But now, O Lord, You are our Father,
We are the clay, and You our potter;
And all of us are the work of Your hand.
What an illustration of God’s control over our lives! Just like the potter who uses pressure and external circumstances to push and shape the clay, He shapes and molds us into what He envisions us. Now yielding control, that is to say, adopting the attitude that ultimately, I am not in charge of my destiny or the events of my life, has always been somewhat of a challenge. (On more than one occasion I have been described by various members of my family of being somewhat of a control freak!) Consequently, this Scripture in Isaiah (and many others like it) would be a bit daunting and disconcerting if I was unsure of the nature of the God who is shaping me.
Fortunately, Scripture upon Scripture reassures us of the nature of the God who is molding and forming our lives. He is a God of love, a God of goodness, a God of wisdom. His "molding and shaping" is designed to make us the best people we can be. Jeremiah was quite succinct when he wrote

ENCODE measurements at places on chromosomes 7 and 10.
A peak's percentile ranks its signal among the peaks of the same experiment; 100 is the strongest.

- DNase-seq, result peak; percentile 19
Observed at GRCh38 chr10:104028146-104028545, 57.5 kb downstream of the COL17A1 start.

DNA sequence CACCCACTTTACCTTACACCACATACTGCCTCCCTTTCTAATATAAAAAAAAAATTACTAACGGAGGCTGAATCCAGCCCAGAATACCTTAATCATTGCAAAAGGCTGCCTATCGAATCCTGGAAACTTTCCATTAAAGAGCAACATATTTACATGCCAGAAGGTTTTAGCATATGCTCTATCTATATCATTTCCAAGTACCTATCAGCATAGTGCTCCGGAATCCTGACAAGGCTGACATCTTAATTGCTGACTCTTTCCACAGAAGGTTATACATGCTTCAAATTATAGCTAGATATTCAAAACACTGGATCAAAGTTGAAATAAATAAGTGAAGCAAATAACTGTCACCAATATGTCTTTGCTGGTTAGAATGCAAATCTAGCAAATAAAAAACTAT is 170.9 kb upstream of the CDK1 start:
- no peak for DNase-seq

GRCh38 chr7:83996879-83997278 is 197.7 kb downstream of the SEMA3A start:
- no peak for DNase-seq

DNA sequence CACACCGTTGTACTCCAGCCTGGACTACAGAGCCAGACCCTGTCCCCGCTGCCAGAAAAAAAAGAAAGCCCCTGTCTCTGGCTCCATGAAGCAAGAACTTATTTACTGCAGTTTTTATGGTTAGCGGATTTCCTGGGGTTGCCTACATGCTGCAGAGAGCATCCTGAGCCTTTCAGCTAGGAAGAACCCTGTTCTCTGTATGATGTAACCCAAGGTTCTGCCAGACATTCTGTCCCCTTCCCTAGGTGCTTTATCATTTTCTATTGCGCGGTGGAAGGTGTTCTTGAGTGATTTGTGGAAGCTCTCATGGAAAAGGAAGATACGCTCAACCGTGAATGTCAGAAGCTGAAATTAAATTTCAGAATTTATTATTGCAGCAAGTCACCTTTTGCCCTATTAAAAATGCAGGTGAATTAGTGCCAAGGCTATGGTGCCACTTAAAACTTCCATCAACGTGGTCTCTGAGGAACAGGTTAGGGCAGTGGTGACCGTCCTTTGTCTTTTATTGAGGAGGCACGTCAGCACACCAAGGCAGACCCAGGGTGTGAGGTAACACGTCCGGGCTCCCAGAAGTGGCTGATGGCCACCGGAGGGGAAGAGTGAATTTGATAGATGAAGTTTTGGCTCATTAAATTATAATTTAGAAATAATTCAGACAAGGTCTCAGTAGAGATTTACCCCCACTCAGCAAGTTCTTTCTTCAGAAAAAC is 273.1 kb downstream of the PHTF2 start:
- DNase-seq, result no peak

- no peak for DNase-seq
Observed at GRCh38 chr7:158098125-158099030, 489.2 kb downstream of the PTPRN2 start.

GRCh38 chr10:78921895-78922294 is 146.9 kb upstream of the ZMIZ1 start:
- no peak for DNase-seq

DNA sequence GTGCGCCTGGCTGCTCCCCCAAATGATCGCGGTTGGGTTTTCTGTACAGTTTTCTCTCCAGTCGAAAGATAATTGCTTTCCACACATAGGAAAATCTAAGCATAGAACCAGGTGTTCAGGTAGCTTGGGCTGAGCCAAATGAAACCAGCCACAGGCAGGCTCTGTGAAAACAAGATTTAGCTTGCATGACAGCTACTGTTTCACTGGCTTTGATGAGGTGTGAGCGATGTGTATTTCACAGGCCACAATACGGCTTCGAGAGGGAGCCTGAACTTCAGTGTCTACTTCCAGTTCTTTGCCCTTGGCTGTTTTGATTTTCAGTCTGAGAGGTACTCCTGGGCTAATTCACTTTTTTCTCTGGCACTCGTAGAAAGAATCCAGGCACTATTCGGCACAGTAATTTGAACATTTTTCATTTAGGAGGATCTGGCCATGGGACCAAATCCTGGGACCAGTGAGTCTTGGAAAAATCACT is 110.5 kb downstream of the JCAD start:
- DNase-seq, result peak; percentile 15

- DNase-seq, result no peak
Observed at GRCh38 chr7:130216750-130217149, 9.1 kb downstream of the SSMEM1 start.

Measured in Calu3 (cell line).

For I know the plans that I have for you,’ declares the Lord, plans for welfare and not for calamity to give you a future and a hope.
And so my wife’s suggestion got me thinking. It might indeed be good therapy for my hands which cramp regularly. Also, the concentration needed to produce a centered and balanced pot would be good for me as well. But the real true motivation behind my new avocation I guess could be called stubbornness.
I worked in a hospital. I have seen patients with Parkinson’s disease. They’re not supposed to be able to do things that require dexterity and balance. Things like throwing pottery. But I refused to allow this disease to stop me from doing something that I would l really would like to learn to do. (Thank God I didn’t want to become a brain surgeon! My stubbornness can only go so far.)